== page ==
Get Your Knee Off Our Neck

by Yvonne Chase on June 22, 2020

For the last couple of weeks, we’ve been talking about systemic racism and white privilege. In my last post, Your Silence Speaks Volumes, blogger Lauren Sparks agreed to continue the conversation with me and Calvonia Radford, another blogger. She sent me a series of questions which she turned into a blog post titled A Conversation on Race. One of her questions was about stories around this conversation of white privilege. In this post, I will share how I’ve been affected by it in the workplace. Unless you hear our personal stories, I don’t think you will ever understand what we go through. So, here’s what happened at my first job in TV…

I was sitting at my desk one day when my Executive Producer asked me to come in. I grabbed my notebook because I was sure she called me in to give me show notes. Instead, she told me to close the door then asked the following questions:

“How come you speak so well? Did you grow up in a white neighborhood…do your parents hang around white people? And how come you dress so nice? I don’t pay you enough money to dress so great.”

Her phone rang.

She answered then looked at me and yelled, I have to take this call. Get out of my office and close the door. I left, closed the door, and stared at it in total disbelief.

Come On No GIF by Shalita Grant - Find & Share on GIPHY

In another instance, we were working on a show about being black and single. This was long before I became a dating coach. Of course, being the only black person on staff, I was the black correspondent for all things black. This time was no different.

My producer asked me and Melissa to go to three popular black spots all of which I frequented to find single black professionals. It was a Monday night. I knew those spots would be empty. They’re usually packed beginning on Thursday after work and straight into the weekend. It’s a ghost town on Monday. I shared that with her, yet she insisted we go and so we did. As I expected, we came back to the office with nothing because like I said, those spots were empty. The show still had to be taped the next day so I stayed in the office late that night and well into the early morning calling all my black friends and asking them to call everyone they know to help me find guests. Mission accomplished. The show taped and it was fantastic as a matter of fact, it was one of our highest-rated shows.

Later in the week, the executive producer called me in her office again. She said I hear you’re giving my producers a hard time. She went on to share the scenario to which I explained what happened and she said, oh, ok, that makes sense. Thanks.

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A couple of days later, she called me in again and told me she was sending me downstairs to book the audience which meant I was demoted and would no longer work as an Associate Producer. I went downstairs and began working with Barbara the audience coordinator.

One day she asked me to sit in the audience in the front row. I would’ve done it, however, I wasn’t feeling well and did not want to disrupt the live taping. P.S. staff members never sit in the audience unless we can’t find people. There was never a shortage of people for this popular show, as a matter of fact, we constantly turned people away and saved contact information for future shows.

By the end of the week, I was called into the executive producers’ office yet again. This time when I arrived, Barbara, Cyndi, and the entire executive producing team was present. A sea of white people stared me down. I’m not gonna lie…I thought they were gonna stone me or throw knives at me. It was scary!

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Here’s how the meeting went; the EP talked at me in a very condescending tone and said, “You gave my producers a hard time up here not wanting to do what they say and now you’re giving Barbara a hard time downstairs. I’m going to give you one more chance to show me you want to work here. Do you want to go back downstairs?”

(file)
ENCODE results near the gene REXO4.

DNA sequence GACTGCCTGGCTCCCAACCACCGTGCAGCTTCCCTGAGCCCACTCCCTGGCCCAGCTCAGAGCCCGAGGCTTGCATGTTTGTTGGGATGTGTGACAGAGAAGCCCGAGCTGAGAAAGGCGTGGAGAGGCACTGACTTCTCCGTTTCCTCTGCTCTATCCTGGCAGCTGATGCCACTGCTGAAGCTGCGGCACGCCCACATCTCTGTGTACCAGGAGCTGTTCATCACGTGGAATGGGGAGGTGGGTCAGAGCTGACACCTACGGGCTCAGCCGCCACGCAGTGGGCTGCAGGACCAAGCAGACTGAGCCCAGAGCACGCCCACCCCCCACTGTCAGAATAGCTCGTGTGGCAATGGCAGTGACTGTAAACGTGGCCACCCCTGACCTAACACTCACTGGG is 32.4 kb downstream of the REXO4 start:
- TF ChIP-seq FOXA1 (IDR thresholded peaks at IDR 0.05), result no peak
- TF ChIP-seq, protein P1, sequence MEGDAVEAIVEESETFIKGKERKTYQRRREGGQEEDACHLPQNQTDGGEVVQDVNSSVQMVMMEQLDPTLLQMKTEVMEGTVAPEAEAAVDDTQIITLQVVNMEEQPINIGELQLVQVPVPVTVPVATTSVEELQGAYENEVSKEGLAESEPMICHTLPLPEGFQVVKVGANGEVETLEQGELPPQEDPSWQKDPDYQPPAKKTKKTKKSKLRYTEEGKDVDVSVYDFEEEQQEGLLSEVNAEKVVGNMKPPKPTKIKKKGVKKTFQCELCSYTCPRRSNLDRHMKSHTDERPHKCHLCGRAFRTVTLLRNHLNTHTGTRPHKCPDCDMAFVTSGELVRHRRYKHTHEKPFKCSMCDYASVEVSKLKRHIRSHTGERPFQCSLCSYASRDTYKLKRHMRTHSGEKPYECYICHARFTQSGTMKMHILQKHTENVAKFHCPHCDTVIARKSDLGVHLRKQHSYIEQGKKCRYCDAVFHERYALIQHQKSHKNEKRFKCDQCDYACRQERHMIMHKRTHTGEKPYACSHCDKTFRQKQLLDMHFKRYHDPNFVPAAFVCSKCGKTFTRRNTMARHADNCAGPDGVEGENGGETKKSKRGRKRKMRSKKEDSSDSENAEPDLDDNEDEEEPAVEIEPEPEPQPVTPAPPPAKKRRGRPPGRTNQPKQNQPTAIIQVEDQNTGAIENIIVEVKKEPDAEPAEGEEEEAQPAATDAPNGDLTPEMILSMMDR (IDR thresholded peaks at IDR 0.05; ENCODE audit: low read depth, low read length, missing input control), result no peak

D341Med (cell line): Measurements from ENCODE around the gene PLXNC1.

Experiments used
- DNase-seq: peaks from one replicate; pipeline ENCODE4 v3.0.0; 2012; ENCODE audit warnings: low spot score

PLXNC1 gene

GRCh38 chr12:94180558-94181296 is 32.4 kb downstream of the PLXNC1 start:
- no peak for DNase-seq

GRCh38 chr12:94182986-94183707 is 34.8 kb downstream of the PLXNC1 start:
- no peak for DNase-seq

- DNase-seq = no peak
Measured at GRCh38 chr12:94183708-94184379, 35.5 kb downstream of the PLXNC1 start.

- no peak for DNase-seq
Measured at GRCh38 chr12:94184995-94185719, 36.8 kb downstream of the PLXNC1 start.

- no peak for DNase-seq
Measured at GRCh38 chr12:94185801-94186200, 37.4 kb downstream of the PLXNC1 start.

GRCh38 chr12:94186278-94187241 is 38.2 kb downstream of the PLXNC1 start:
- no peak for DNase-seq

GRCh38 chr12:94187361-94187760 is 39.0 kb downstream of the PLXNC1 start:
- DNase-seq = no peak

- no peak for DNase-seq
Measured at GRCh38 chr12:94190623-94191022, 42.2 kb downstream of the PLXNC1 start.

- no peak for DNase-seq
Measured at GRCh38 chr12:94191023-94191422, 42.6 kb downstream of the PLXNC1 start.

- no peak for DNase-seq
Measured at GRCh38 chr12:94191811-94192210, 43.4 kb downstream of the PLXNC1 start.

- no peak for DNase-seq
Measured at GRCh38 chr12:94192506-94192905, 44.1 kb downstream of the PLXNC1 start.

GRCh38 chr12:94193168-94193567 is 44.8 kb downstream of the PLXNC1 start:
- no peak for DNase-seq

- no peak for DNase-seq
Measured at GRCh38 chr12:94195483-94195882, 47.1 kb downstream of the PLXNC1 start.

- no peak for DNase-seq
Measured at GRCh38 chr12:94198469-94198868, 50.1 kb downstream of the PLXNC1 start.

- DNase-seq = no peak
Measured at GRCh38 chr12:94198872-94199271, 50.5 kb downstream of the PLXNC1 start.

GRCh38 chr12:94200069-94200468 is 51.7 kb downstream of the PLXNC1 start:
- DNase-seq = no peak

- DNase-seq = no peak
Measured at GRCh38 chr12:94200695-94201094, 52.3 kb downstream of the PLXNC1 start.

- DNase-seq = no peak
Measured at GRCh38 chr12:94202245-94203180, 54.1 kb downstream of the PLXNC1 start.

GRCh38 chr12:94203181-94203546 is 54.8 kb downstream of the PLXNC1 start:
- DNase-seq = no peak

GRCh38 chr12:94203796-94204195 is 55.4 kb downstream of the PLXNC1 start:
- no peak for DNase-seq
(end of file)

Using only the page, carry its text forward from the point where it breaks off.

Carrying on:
Yes. I’ll go back downstairs.

After a brief pause, she looked me up and down and said, “You know what, I don’t like you. You’re fired. Get out of my office.”

She jumped up out of her chair, yanked opened the door and threw me out. I walked out and down the hall to the elevator. When I got downstairs to my desk, CBS security was waiting for me to pack up my things and escort me out of the building.

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This is what many black women go through trying to make a living in America. Here’s how actress Amber Riley explains it when discussing her experience of working with white women in TV. She says, “White women feel empowered to behave like this because they are essentially unfireable. They know they are not fireable and they use that privilege to terrorize their counterparts.” Terrorize is the perfect word! Those white women I worked with knew they wouldn’t get fired and they didn’t. Many got promotions with big salary increases. It’s the reason an unqualified white woman can be an Executive Producer on a major TV show by the time she’s thirty or younger.

There’s a name for white women who terrorize black women in the workplace. We call her “Karen” which is a pejorative term used in the Western world for a woman perceived to be entitled or demanding beyond the scope of what is considered appropriate or necessary. A common stereotype is that of a racist white woman who uses her privilege to demand her own way at the expense of others. Watch the video below to learn more about “Karen.” Fast forward to the 12:00 mark to get right to it.

Black America In Crisis

Jada, Gammy and Willow address the state of emergency within Black America – from racism to police brutality, white supremacy to “Karens” and even cancel culture. Joining this special RTT: Legendary Civil Rights leader Dr. Angela Davis and the woman who gave the most powerful speech of this generation – activist Tamika Mallory.

Posted by Red Table Talk on Friday, 19 June 2020

The title of this post came about after seeing the officer’s knee on George Floyd’s neck. When Reverend Al Sharpton eulogized George Floyd, he said the knee on the neck is symbolic of the black experience. I agree! He continued with, “We could run corporations and not hustle in the street, but you had your knee on our neck. Get your knee off our neck!” “Karen” had her knee on my neck and would not let up until she killed my existence. Black women/black people…men and women deal with this type of behavior, not only in the TV industry but across all industries. What’s the solution? Dismantle white supremacy and systemic racism.